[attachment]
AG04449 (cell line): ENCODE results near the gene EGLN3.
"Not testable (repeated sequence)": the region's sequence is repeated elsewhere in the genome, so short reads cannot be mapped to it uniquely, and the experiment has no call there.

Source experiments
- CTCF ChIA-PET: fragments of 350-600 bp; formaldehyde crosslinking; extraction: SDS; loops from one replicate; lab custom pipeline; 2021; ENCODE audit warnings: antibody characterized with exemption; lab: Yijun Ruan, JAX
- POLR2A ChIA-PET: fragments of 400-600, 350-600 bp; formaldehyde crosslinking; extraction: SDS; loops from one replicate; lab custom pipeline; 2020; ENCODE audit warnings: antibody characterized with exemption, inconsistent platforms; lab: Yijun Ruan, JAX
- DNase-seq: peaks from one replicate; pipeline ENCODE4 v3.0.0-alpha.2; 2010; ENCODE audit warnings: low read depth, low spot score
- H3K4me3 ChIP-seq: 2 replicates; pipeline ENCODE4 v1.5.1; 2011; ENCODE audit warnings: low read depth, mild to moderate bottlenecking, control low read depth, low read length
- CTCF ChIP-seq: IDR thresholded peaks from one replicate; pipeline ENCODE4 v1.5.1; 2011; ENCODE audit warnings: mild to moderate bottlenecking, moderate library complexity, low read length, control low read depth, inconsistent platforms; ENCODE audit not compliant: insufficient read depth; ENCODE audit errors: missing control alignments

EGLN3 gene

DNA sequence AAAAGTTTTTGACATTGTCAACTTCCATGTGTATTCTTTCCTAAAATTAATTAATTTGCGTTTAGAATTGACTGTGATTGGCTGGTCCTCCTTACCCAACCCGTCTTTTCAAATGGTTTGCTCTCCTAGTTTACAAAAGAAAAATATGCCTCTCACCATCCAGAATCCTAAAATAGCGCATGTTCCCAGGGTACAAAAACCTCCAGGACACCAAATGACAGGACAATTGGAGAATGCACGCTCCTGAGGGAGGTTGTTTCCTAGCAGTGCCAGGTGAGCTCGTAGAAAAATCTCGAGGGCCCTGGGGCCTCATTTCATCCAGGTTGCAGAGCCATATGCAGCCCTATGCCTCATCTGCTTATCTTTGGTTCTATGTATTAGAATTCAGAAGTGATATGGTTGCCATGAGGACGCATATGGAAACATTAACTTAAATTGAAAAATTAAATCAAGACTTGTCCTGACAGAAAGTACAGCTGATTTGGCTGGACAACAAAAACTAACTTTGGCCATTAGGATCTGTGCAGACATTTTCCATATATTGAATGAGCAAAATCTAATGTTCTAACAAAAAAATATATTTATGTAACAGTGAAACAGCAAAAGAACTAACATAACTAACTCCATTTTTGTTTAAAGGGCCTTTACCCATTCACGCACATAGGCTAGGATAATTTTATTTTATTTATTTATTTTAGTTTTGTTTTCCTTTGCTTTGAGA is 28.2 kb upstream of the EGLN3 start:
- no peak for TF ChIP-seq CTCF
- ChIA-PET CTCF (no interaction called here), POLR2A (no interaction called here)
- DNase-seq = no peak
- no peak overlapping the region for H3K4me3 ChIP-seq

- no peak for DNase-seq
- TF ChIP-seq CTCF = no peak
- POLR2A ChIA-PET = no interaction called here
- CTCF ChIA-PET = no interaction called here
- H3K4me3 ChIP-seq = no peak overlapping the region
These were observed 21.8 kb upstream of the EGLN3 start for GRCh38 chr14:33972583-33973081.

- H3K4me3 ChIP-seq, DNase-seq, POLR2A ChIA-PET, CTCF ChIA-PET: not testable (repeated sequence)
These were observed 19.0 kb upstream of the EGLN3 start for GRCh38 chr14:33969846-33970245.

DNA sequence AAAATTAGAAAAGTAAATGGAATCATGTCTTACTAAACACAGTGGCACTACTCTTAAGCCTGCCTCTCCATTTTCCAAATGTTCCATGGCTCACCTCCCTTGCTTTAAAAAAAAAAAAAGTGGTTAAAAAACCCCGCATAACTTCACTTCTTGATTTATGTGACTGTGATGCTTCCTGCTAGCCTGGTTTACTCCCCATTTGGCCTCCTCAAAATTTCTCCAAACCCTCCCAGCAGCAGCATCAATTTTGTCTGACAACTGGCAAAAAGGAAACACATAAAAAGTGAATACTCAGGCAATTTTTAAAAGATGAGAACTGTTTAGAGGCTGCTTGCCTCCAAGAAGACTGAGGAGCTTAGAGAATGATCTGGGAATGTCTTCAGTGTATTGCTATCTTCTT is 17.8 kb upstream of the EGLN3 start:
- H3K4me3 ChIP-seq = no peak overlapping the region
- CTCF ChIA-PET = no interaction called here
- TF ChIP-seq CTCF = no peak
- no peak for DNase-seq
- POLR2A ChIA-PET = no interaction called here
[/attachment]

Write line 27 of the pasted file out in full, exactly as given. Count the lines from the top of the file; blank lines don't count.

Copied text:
- no peak for DNase-seq